The museum is of great importance to me – and to Milton Keynes – as it tells the story of the area. And it all started after the announcement of MK.
People in the area at the time became very worried about this new town coming. You could imagine the situation; families who had been here for generations found their way of life was not going to continue. They were scared they were going to be swept away.
Bill Griffiths is the Museum Director at Milton Keynes Museum
So they started collecting everything that became available. So as farms finished, they pulled together the machinery. As little industries closed they would gather the engines they’d driven, or whatever. They kept whatever they could. But then they had nowhere to put it, until eventually Stacey Hill Farm became available in Wolverton… and the museum was born. I am so passionate about this place.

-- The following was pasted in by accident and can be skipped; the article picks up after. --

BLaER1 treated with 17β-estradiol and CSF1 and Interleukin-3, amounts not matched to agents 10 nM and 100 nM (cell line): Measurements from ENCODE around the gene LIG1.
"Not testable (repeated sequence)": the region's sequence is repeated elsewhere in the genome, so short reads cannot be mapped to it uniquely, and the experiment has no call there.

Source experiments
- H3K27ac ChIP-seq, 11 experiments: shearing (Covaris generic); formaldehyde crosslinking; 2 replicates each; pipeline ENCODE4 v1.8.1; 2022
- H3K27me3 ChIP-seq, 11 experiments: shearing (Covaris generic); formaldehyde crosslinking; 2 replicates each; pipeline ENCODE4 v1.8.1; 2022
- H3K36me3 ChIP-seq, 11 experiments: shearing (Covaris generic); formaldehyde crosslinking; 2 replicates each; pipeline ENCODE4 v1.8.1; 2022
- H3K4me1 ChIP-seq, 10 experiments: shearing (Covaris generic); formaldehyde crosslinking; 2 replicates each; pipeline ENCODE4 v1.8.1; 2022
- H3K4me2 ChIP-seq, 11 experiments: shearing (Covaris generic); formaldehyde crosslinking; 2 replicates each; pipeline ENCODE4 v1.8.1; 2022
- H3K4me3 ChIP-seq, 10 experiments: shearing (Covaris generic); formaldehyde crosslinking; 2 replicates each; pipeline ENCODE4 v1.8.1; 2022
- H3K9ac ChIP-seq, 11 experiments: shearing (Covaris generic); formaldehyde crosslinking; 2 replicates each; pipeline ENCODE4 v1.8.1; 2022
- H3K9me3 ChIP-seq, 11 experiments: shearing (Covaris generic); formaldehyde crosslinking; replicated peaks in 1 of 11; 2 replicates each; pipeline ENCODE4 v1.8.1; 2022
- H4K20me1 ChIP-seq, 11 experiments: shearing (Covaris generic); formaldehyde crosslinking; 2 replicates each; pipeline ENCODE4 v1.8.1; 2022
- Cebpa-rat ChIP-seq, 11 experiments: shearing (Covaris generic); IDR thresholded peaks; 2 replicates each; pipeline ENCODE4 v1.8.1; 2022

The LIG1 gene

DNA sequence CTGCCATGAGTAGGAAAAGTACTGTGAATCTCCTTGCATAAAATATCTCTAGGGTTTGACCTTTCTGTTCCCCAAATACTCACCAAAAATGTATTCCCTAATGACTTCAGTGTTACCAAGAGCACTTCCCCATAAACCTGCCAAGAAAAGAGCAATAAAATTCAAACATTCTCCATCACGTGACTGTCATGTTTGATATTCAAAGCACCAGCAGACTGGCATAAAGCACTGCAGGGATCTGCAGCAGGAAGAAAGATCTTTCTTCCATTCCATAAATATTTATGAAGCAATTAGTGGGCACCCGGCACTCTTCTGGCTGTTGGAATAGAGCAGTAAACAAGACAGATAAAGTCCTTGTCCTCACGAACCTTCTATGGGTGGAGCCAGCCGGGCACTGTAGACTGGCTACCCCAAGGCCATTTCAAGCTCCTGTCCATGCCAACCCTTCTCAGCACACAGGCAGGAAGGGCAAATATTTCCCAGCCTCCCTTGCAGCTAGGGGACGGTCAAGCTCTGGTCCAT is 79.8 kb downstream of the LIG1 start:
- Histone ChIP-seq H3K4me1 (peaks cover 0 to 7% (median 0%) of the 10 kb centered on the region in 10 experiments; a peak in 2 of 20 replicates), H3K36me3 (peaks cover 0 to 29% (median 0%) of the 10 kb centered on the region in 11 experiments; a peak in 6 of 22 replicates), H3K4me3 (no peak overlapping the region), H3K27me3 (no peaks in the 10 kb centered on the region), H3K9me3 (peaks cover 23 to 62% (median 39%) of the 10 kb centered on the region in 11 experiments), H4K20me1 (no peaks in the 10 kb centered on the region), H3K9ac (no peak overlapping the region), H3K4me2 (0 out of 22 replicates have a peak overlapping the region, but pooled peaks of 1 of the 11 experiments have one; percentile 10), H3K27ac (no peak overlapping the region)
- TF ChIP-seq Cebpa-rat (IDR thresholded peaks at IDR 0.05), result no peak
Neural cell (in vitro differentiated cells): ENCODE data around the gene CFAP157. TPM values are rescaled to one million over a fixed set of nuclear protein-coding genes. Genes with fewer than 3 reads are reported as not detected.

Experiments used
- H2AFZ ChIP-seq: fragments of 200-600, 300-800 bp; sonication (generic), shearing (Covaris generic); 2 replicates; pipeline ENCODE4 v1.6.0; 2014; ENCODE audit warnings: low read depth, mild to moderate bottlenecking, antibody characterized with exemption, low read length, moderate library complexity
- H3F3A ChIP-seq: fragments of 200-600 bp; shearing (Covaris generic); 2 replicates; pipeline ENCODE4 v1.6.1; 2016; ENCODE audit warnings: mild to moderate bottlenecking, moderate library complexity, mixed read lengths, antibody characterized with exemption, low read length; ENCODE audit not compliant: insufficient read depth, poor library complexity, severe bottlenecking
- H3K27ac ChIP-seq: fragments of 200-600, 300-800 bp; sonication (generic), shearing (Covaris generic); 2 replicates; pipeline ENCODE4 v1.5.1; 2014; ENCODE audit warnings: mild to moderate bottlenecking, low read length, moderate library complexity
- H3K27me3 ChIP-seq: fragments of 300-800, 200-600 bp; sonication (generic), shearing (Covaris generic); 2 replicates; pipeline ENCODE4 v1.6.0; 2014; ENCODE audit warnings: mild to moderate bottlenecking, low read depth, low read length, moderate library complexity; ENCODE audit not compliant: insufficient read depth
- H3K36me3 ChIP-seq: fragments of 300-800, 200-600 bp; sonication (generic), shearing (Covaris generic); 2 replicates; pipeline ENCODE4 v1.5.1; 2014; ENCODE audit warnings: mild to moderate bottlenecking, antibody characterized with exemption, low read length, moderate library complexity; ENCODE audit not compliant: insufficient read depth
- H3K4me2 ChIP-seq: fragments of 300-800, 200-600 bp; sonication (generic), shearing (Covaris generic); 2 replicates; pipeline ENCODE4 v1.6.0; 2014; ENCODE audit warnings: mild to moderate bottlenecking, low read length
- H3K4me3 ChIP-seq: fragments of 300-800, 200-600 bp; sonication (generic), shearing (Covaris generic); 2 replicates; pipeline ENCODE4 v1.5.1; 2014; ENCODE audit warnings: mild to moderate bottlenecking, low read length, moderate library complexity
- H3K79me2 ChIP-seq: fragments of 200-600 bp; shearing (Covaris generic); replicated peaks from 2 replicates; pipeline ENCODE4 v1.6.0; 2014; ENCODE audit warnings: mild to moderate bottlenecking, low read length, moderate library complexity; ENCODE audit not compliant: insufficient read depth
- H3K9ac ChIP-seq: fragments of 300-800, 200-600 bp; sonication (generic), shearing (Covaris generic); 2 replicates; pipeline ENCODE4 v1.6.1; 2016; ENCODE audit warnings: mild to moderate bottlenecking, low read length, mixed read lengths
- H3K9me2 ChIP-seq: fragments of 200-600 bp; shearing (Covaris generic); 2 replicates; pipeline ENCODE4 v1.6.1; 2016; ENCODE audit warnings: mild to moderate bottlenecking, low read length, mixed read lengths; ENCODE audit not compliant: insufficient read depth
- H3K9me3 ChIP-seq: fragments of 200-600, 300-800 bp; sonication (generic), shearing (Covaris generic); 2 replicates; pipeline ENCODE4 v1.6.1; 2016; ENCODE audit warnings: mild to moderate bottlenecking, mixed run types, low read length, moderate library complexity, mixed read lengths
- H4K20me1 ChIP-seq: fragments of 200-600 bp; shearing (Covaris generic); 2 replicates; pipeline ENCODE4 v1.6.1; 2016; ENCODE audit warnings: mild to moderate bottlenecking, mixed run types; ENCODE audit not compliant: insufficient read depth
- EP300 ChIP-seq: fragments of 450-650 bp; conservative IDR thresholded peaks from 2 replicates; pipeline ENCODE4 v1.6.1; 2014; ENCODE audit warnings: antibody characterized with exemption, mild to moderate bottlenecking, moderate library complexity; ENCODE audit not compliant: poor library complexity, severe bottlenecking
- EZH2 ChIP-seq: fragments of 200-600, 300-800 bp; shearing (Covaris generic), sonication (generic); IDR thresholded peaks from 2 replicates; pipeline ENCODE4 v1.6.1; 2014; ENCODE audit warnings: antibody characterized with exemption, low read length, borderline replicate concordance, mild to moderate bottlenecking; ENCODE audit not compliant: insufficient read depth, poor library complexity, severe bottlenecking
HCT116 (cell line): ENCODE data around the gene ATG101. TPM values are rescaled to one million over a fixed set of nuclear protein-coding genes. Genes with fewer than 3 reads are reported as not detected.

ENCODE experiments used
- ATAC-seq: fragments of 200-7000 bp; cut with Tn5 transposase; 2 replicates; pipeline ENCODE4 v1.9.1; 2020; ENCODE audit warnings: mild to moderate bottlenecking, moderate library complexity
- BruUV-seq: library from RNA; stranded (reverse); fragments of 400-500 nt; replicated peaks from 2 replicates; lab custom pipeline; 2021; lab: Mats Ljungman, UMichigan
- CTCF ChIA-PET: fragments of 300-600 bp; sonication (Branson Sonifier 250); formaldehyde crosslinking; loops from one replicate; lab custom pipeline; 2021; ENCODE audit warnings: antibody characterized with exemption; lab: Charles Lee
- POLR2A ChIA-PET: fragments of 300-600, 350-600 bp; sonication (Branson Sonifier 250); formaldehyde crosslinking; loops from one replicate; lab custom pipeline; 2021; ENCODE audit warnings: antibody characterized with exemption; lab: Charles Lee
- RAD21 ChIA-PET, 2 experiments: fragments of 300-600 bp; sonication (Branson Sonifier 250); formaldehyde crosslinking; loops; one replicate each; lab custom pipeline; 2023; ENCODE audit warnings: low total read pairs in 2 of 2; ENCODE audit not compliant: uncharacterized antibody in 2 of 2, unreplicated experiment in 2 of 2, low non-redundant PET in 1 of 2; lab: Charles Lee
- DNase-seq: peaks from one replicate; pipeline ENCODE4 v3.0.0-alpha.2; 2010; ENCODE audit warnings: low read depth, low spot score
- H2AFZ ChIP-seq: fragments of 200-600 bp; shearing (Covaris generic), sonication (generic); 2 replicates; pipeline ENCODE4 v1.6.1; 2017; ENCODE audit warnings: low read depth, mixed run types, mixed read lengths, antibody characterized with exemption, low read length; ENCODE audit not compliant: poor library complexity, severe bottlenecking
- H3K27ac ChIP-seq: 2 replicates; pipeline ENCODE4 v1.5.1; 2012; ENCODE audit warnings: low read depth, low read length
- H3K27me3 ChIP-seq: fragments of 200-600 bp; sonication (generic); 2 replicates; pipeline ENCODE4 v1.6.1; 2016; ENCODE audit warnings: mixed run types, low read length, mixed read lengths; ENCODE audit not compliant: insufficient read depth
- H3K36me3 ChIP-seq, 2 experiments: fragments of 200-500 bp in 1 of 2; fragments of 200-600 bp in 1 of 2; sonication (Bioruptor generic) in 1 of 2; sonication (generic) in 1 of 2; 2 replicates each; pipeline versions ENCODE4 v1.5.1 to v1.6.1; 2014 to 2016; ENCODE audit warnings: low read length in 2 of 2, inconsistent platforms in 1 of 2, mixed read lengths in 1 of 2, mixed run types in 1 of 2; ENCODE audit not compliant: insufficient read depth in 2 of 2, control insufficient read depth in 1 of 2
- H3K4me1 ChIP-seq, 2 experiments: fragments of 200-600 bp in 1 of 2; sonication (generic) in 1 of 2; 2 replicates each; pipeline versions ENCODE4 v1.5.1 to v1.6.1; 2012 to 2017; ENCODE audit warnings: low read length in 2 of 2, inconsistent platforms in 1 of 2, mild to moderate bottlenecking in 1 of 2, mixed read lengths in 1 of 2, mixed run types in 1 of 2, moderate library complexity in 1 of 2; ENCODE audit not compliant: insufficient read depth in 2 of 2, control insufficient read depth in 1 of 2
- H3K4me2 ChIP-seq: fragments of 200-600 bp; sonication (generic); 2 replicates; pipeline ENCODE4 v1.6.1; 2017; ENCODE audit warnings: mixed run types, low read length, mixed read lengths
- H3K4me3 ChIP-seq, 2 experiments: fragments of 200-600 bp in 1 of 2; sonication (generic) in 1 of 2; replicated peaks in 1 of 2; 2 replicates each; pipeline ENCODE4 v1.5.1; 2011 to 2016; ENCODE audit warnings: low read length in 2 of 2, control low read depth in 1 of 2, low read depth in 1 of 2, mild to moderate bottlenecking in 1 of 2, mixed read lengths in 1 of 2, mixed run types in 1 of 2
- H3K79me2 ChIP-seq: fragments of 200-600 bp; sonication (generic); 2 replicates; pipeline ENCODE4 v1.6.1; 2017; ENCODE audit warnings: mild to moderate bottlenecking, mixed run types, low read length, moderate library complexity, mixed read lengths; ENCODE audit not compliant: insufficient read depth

“People in the area at the time became very worried about this new town coming. You could imagine the situation; families who had been here for generations found their way of life was not going to continue.”
We discovered Milton Keynes just after we got married. I was working for London Zoo at the time, but we realised quite quickly that it would be cheaper for me to commute from MK to London rather than to live near work! So we brought a house in Bletchley, then later moved to Heelands. 26 years ago I was made redundant from the Zoo and it was then I found the museum. And alongside my wonderful volunteers – without whom the museum would be nothing – we’ve gone from strength to strength. I am deeply passionate about the museum, but I’m equally passionate about Milton Keynes as a place. We have everything! I think it’s just fantastic.”